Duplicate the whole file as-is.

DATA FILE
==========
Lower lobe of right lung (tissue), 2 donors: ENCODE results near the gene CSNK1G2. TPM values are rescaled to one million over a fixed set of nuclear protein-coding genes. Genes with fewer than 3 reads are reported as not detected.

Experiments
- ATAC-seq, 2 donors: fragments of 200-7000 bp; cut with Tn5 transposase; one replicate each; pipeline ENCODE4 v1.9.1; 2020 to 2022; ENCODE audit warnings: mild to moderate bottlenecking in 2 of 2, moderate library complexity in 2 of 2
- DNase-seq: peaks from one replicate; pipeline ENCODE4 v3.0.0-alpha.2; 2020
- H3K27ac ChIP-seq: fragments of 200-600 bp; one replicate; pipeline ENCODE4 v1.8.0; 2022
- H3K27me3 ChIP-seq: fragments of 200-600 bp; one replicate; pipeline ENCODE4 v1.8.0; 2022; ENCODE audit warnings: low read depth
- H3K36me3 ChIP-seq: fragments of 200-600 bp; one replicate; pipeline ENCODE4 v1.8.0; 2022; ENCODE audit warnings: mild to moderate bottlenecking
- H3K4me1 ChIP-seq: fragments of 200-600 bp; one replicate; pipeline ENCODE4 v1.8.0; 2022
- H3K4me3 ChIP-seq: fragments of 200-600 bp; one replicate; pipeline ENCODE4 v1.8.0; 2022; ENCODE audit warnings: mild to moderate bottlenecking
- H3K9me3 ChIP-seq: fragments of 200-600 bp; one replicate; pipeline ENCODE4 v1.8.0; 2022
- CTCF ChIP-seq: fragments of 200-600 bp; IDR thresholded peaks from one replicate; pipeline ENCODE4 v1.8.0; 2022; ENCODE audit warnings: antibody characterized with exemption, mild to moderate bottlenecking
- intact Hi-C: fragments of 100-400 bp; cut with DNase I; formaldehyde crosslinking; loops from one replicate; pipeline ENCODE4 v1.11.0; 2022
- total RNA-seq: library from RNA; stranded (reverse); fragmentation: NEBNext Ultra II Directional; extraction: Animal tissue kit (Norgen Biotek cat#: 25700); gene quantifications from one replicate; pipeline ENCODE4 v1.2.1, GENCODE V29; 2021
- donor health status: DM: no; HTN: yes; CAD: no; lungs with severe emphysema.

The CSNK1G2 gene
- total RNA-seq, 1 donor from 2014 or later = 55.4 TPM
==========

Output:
Lower lobe of right lung (tissue), 2 donors: ENCODE results near the gene CSNK1G2. TPM values are rescaled to one million over a fixed set of nuclear protein-coding genes. Genes with fewer than 3 reads are reported as not detected.

Experiments
- ATAC-seq, 2 donors: fragments of 200-7000 bp; cut with Tn5 transposase; one replicate each; pipeline ENCODE4 v1.9.1; 2020 to 2022; ENCODE audit warnings: mild to moderate bottlenecking in 2 of 2, moderate library complexity in 2 of 2
- DNase-seq: peaks from one replicate; pipeline ENCODE4 v3.0.0-alpha.2; 2020
- H3K27ac ChIP-seq: fragments of 200-600 bp; one replicate; pipeline ENCODE4 v1.8.0; 2022
- H3K27me3 ChIP-seq: fragments of 200-600 bp; one replicate; pipeline ENCODE4 v1.8.0; 2022; ENCODE audit warnings: low read depth
- H3K36me3 ChIP-seq: fragments of 200-600 bp; one replicate; pipeline ENCODE4 v1.8.0; 2022; ENCODE audit warnings: mild to moderate bottlenecking
- H3K4me1 ChIP-seq: fragments of 200-600 bp; one replicate; pipeline ENCODE4 v1.8.0; 2022
- H3K4me3 ChIP-seq: fragments of 200-600 bp; one replicate; pipeline ENCODE4 v1.8.0; 2022; ENCODE audit warnings: mild to moderate bottlenecking
- H3K9me3 ChIP-seq: fragments of 200-600 bp; one replicate; pipeline ENCODE4 v1.8.0; 2022
- CTCF ChIP-seq: fragments of 200-600 bp; IDR thresholded peaks from one replicate; pipeline ENCODE4 v1.8.0; 2022; ENCODE audit warnings: antibody characterized with exemption, mild to moderate bottlenecking
- intact Hi-C: fragments of 100-400 bp; cut with DNase I; formaldehyde crosslinking; loops from one replicate; pipeline ENCODE4 v1.11.0; 2022
- total RNA-seq: library from RNA; stranded (reverse); fragmentation: NEBNext Ultra II Directional; extraction: Animal tissue kit (Norgen Biotek cat#: 25700); gene quantifications from one replicate; pipeline ENCODE4 v1.2.1, GENCODE V29; 2021
- donor health status: DM: no; HTN: yes; CAD: no; lungs with severe emphysema.

The CSNK1G2 gene
- total RNA-seq, 1 donor from 2014 or later = 55.4 TPM